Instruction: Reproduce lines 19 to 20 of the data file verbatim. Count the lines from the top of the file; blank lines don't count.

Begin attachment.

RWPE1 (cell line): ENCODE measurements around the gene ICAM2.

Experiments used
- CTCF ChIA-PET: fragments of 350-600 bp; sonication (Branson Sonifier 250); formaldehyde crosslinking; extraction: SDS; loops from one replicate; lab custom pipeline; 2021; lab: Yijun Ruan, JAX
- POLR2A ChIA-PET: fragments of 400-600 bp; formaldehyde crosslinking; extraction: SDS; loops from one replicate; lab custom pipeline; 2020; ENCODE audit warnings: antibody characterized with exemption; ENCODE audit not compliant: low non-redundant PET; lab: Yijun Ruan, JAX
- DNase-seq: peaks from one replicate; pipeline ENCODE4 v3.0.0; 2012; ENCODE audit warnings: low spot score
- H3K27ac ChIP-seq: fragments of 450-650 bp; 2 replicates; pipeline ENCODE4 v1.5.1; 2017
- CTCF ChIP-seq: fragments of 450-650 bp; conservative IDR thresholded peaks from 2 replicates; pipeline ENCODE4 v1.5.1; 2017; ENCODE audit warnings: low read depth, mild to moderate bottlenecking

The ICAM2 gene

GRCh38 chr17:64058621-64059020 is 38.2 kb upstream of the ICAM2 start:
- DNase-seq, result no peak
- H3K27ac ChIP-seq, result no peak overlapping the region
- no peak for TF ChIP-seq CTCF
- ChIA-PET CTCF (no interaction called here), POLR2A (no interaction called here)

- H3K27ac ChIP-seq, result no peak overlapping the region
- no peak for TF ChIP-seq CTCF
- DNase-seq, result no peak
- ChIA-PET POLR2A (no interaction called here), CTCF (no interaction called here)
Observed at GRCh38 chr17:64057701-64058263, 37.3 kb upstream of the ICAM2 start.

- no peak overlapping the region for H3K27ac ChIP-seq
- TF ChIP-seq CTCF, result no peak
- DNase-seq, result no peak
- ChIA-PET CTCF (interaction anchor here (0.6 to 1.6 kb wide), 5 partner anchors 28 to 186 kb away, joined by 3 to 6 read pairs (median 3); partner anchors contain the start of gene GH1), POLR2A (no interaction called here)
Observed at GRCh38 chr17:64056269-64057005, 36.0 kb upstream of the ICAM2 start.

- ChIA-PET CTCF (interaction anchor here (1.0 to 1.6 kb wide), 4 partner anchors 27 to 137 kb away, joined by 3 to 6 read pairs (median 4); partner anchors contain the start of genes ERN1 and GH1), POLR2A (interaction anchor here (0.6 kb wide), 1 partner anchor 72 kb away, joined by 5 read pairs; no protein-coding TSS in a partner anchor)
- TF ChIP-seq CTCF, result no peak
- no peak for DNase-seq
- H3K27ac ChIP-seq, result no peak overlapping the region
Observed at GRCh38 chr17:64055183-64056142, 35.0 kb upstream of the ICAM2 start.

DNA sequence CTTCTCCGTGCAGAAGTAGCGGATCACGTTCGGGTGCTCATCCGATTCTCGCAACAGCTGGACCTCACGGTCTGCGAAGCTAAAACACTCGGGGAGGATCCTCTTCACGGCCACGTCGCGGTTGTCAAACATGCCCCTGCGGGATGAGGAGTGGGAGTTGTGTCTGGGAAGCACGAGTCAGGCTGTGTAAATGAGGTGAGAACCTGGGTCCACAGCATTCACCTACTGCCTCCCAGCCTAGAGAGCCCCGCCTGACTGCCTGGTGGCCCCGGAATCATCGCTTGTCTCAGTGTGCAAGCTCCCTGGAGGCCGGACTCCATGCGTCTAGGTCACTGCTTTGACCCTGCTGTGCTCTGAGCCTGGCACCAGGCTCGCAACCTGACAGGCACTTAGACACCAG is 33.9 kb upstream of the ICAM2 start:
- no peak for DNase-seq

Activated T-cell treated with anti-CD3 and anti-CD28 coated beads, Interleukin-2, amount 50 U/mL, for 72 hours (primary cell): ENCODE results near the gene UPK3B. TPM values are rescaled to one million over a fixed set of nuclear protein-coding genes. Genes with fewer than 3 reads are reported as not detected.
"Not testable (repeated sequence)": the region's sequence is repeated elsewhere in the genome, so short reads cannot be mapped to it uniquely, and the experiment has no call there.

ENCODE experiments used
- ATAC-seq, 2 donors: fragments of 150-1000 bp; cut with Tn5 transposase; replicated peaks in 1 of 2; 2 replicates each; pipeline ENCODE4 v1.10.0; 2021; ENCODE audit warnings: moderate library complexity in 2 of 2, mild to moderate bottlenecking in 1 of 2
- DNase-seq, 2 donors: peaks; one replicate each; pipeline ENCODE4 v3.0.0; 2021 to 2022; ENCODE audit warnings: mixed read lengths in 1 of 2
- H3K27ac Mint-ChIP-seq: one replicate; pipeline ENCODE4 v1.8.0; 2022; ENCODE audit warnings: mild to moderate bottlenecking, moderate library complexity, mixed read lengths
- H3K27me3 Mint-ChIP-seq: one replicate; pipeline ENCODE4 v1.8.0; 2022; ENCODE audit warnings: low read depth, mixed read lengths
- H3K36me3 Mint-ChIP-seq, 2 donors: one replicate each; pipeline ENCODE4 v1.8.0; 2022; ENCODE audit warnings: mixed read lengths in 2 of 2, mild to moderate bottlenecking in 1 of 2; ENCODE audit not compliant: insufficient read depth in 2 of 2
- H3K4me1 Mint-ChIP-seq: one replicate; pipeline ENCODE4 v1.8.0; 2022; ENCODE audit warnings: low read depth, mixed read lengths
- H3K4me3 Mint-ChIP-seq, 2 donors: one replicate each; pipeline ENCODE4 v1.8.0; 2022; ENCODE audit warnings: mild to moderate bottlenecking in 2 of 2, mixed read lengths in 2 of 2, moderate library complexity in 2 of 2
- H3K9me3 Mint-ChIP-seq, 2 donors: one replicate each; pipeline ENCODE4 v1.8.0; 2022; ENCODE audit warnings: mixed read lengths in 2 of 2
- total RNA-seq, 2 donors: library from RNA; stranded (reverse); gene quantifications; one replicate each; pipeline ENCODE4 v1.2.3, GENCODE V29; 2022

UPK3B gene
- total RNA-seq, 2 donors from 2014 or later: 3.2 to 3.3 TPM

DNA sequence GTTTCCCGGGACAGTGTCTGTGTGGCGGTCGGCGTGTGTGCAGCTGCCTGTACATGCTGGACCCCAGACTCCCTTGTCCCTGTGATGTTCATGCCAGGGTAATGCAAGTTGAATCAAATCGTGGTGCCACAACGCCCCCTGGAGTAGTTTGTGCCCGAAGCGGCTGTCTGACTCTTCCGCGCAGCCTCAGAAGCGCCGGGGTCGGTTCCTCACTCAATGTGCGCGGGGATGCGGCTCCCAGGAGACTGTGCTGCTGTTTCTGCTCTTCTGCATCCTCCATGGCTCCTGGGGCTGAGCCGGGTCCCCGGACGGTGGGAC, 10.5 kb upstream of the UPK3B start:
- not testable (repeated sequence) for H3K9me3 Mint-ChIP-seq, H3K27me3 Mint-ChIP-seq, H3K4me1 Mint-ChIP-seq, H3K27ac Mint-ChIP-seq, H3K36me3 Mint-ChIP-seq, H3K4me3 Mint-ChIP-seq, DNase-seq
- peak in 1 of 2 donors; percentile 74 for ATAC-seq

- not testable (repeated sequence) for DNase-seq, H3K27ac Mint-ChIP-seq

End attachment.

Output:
- no peak overlapping the region for H3K27ac ChIP-seq
- TF ChIP-seq CTCF, result no peak